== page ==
Leiden University Library, Vossius room
On Thursday 30 March, NINO and Leiden University Libraries (UBL) will organize a mini-symposium on the Frank Scholten photographic collection.
In the course of the afternoon, experts from various disciplines will deliver short lectures on the importance of Scholten's work on the basis of a single photo chosen by them. In addition, plans for forthcoming work on the improvement of digital access to the collection will be presented. This next step in the cataloguing process will start in April 2023. Participants are cordially invited to work with original vintage photos from the collection in the upcoming series of metadata workshops. At the end of the afternoon, participants can get acquainted with original material from the Scholten collection in a pop-up exhibition.
14:00-14:15 - Opening
14:15-15:45 - Speakers
15:45-16:00 - Intermission
16:00-16:30 - Speakers
16:30-17:00 - View original photographic material
17:00-17:30 - End of the symposium & drinks
Please join us! Registration (no costs) via the event page on the UBL website open until 27 March.
Would you like to work hands-on with vintage photography? And do you think it is important to contribute to the visibility of the visual history of Palestine? The Netherlands Institute for the Near East (NINO) and Leiden University Libraries (UBL) are working on improving the digital accessibility of the Frank Scholten photo collection, a rich and unique photo collection about Palestine in the 1920s. To be able to take the last steps in opening up this important heritage, we are looking for enthusiastic volunteers! Register for one (or more) of the 10 workshops, held between April and June 2023.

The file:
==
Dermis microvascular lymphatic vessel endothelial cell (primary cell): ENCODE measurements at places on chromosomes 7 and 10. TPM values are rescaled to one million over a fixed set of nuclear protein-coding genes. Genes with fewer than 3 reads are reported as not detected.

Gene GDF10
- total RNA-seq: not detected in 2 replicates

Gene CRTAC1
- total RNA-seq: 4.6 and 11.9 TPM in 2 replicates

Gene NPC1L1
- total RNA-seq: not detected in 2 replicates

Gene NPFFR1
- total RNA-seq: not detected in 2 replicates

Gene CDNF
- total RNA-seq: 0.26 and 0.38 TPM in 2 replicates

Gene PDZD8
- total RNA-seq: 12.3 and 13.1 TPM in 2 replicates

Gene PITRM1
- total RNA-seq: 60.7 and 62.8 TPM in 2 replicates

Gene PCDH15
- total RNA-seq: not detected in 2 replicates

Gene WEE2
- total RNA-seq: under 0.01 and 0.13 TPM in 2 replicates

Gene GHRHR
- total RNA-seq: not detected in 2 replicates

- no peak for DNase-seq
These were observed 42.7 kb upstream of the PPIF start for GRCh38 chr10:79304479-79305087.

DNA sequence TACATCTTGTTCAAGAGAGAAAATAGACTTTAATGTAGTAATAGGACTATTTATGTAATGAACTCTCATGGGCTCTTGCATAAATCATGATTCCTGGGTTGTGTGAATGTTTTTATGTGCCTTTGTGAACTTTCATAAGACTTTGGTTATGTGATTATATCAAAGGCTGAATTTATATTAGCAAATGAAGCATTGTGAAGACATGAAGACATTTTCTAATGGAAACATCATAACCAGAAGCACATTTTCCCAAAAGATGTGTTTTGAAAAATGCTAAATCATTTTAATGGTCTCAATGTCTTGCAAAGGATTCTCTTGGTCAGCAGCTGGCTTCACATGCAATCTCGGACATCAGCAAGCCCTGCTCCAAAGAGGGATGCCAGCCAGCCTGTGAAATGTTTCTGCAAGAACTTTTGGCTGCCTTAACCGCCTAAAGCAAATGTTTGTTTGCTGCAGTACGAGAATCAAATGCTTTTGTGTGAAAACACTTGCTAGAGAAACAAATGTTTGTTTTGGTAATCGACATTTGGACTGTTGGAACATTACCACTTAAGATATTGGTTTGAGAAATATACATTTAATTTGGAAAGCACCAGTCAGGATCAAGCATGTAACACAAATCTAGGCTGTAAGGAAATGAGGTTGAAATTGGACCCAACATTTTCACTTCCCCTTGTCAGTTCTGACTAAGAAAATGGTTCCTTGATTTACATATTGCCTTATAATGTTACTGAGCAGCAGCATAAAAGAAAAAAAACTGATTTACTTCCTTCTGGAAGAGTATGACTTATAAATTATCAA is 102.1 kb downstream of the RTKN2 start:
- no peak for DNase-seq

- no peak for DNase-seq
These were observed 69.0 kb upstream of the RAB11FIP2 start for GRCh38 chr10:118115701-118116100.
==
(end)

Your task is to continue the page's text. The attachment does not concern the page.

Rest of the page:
From 1921-1923, Frank Scholten photographed what was then Palestine in an almost encyclopaedic manner. From systematic documentation to portraits, from Biblical landscapes to a loose form of street photography: Scholten captured it in more than 20,000 photos. His photo collection is now regarded as one of the most important visual resources on Palestine. What makes his work completely unique is the so-called ‘queer lense’ through which Scholten, himself a homosexual, viewed the world.
Read more about the Frank Scholten legacy on the NINO website or
view the already digitised Frank Scholten Photographs in Leiden University Library’s Digital Collections.